“The concept was what would it look like if you had a camera inside your skin and you could see when something’s poking into your skin,” says Johnson, who joined Adelson’s lab as a post-doctoral fellow in 2008 after earning a Ph.D. in computer science from Dartmouth.
Adelson developed a clear pad made of a rubbery thermoplastic elastomer that was coated on one face with a metallic paint. When an object is pressed into the painted side, it takes on the object’s shape and presents a surface that a camera can easily capture a high-fidelity image of through the gel, without distortions from variations of reflective or transparent elements in the object. Johnson built the hardware and wrote algorithms to accurately map surfaces using image processing and machine learning techniques.
Along with a 2011 paper describing the system, Johnson published YouTube videos that caught wider attention, showing renderings of the complex geometry of an Oreo cookie and the raised structure of a printed letter on a $20 bill. He says that led the team to receive thousands of messages from companies and engineers asking if it could be used to measure everything from features of human skin to the quality of abrasives, and a visit by two Boeing engineers with a suitcase full of parts.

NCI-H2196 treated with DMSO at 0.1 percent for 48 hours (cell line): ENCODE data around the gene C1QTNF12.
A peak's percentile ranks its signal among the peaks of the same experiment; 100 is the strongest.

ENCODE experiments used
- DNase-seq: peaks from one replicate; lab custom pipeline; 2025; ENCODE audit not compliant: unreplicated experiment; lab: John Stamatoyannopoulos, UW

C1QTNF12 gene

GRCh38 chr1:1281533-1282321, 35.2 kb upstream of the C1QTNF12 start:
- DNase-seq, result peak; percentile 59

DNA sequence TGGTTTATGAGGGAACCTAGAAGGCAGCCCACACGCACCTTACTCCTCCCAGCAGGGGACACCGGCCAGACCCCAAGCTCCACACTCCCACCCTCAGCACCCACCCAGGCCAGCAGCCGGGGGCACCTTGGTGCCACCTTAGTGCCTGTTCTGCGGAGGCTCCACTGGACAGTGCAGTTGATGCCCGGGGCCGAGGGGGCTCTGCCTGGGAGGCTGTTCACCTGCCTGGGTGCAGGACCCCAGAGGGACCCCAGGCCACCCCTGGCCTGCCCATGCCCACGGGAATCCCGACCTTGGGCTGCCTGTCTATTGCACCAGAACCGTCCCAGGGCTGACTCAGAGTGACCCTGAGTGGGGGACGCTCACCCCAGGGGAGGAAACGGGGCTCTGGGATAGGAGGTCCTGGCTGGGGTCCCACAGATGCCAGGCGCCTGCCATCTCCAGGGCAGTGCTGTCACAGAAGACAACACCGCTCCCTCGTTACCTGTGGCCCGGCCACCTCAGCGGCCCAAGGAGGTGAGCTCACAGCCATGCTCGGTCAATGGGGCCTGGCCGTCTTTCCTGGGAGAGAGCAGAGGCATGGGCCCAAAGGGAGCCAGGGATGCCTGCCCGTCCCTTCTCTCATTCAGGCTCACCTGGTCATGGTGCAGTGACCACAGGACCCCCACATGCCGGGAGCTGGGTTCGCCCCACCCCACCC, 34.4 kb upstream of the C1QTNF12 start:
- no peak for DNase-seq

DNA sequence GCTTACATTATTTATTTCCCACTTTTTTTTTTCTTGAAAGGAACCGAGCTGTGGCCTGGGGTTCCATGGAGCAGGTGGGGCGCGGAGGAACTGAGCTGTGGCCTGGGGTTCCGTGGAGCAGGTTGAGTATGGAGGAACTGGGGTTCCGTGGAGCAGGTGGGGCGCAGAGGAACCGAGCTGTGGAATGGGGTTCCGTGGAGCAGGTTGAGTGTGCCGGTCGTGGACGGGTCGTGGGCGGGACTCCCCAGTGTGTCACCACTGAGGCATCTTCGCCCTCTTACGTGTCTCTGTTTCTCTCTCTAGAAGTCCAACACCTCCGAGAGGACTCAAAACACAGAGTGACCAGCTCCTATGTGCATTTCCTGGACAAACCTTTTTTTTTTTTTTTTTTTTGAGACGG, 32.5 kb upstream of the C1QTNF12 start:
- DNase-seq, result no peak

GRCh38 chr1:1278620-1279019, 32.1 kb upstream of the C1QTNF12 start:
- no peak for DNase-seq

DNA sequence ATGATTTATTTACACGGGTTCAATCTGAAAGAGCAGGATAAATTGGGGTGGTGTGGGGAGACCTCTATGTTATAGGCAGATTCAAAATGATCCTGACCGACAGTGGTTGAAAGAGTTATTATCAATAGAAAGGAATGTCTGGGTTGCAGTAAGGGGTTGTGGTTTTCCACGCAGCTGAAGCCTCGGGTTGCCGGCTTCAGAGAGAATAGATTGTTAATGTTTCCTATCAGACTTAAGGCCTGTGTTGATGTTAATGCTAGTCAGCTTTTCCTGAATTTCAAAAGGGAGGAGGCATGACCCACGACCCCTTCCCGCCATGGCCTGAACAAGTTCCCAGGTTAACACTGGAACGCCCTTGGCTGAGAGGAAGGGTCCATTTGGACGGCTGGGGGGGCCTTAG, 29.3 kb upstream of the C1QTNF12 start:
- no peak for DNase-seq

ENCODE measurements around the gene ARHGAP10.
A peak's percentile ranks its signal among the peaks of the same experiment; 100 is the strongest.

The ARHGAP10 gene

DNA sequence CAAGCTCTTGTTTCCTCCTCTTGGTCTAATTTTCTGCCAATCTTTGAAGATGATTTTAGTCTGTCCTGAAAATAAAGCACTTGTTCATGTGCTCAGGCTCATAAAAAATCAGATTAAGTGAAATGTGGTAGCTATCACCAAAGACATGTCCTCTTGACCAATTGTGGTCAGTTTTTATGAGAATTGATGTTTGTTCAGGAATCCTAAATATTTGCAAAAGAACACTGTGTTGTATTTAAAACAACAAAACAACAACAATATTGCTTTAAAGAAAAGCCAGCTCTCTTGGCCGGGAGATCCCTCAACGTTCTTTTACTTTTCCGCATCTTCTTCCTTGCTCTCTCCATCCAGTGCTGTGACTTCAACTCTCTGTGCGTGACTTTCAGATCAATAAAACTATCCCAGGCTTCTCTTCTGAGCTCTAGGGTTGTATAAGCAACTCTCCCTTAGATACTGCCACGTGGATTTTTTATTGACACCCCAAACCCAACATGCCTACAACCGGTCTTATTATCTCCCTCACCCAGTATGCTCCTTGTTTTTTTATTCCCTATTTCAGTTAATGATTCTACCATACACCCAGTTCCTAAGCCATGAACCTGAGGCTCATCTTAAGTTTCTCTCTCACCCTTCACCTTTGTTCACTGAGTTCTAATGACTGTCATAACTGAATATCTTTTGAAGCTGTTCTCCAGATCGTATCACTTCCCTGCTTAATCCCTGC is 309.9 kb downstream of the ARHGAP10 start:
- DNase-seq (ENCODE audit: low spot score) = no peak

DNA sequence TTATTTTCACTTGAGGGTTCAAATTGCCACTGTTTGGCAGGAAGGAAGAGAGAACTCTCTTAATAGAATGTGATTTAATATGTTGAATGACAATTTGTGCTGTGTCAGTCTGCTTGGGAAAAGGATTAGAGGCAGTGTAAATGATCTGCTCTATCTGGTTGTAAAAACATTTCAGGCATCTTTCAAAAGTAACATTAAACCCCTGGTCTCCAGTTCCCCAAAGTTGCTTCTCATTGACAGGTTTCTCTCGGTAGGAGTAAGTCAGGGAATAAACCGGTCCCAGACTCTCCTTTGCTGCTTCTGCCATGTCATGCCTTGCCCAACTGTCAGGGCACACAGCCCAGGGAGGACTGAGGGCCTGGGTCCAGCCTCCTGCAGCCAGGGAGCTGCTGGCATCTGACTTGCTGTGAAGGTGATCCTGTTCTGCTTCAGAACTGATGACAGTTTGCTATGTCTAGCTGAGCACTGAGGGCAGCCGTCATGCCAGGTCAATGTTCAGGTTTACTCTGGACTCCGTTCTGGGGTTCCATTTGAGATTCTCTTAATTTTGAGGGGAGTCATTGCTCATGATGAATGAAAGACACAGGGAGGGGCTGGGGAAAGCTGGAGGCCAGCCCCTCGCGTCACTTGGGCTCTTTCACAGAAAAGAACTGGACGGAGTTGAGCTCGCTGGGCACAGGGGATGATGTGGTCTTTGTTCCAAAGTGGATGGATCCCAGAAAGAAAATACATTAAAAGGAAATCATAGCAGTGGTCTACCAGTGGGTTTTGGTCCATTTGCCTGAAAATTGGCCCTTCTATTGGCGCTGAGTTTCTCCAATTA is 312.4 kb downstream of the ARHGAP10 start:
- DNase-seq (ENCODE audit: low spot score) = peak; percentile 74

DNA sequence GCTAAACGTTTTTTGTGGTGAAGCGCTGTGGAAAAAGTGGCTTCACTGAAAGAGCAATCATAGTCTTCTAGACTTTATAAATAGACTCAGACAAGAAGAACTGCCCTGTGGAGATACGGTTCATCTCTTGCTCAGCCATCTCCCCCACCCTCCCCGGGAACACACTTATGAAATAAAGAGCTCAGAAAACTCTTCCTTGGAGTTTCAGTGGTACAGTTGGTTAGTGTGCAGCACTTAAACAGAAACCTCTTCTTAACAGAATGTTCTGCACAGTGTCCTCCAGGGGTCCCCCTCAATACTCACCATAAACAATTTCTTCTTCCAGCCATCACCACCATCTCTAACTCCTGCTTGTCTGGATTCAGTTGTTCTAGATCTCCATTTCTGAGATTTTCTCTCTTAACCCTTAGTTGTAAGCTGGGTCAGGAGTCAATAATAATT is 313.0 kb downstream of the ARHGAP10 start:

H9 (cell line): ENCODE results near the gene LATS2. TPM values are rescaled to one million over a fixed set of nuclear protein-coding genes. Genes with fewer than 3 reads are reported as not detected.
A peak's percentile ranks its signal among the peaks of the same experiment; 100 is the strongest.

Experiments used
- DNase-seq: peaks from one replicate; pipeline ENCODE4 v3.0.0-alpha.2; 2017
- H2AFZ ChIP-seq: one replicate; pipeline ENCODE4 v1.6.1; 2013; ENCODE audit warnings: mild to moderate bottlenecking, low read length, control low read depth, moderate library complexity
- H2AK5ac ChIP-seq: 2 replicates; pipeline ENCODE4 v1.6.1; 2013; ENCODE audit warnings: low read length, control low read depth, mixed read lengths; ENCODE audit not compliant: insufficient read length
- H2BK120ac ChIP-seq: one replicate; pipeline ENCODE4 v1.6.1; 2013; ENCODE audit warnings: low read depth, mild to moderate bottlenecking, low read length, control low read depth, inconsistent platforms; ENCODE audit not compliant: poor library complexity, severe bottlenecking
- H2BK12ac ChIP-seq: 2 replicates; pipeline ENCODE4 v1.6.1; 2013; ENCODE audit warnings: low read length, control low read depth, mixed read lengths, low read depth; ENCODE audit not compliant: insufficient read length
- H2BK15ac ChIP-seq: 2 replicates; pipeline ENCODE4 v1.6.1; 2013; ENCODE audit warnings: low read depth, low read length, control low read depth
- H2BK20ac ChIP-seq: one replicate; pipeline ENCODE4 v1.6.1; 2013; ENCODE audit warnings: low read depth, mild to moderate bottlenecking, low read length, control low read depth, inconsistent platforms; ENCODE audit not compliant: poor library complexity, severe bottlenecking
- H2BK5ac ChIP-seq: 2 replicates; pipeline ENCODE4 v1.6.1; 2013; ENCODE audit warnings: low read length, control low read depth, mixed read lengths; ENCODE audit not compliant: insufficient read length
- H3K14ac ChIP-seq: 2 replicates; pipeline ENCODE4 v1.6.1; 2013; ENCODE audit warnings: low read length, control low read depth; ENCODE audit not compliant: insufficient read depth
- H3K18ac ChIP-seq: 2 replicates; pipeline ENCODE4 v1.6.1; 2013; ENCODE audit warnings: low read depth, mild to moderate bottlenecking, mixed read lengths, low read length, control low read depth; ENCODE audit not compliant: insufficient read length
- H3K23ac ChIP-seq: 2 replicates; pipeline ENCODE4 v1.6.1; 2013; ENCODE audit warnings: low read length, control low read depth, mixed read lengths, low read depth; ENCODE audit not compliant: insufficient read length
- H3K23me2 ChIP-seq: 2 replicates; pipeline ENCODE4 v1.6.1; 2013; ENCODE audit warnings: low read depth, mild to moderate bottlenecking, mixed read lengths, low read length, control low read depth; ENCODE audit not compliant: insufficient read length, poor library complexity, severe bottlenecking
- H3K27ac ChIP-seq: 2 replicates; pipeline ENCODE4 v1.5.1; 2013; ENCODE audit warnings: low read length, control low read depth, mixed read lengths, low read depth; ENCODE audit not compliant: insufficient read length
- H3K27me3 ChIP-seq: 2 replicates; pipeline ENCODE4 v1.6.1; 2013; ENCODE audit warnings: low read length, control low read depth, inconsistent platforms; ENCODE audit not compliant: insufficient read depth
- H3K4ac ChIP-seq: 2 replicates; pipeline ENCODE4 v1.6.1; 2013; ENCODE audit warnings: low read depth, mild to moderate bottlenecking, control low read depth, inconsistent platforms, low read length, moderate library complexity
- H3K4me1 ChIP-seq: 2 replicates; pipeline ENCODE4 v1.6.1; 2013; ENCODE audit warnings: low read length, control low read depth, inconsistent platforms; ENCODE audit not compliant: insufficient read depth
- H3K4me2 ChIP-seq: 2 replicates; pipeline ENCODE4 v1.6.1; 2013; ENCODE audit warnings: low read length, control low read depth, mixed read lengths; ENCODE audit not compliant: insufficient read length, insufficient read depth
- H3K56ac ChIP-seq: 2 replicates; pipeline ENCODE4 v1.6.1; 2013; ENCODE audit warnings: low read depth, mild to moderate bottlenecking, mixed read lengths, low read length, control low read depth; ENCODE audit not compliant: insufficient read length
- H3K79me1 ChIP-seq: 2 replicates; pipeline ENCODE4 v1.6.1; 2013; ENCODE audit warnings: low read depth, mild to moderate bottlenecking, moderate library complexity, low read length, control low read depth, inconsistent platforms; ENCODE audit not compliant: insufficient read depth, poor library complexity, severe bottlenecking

“That’s what prompted me to start this company,” Johnson says.
He launched Gelsight in 2011 with CTO Janos Rohaly, a former lecturer at MIT who cofounded a dental 3D imaging startup that was acquired by 3M, and former CEO Bill Yost. (Johnson has been CEO since 2016.) They made a series of one-off benchtop machines for corporate R&D departments with gel pads optimized for specific applications, such as a toothpaste maker that squished globs of paste to assess its mix of abrasives. But Johnson says he came to realize this approach was a dead end: each company generally only wanted one device that wasn’t widely saleable.
A cellphone manufacturer in China offered a bigger opportunity in mass production, asking Gelsight in 2015 to make a system that could check whether components like metal buttons were the right size. That led Johnson to an epiphany.
“We were making beautiful 3D maps of surfaces, but what the customer often wants is just a single number: What’s the depth of this feature, what’s the chamfer angle,” he says.
They began looking for other industries where a single measurement was needed, day in and day out. That led them to aerospace, particularly scratches and dents on high-value metal parts.
With the proceeds from the sales to the Chinese cellphone maker and lessons learned on what it took to make a system robust and simple enough to be used by ordinary workers, they made the handheld version of the device, debuting it in 2017.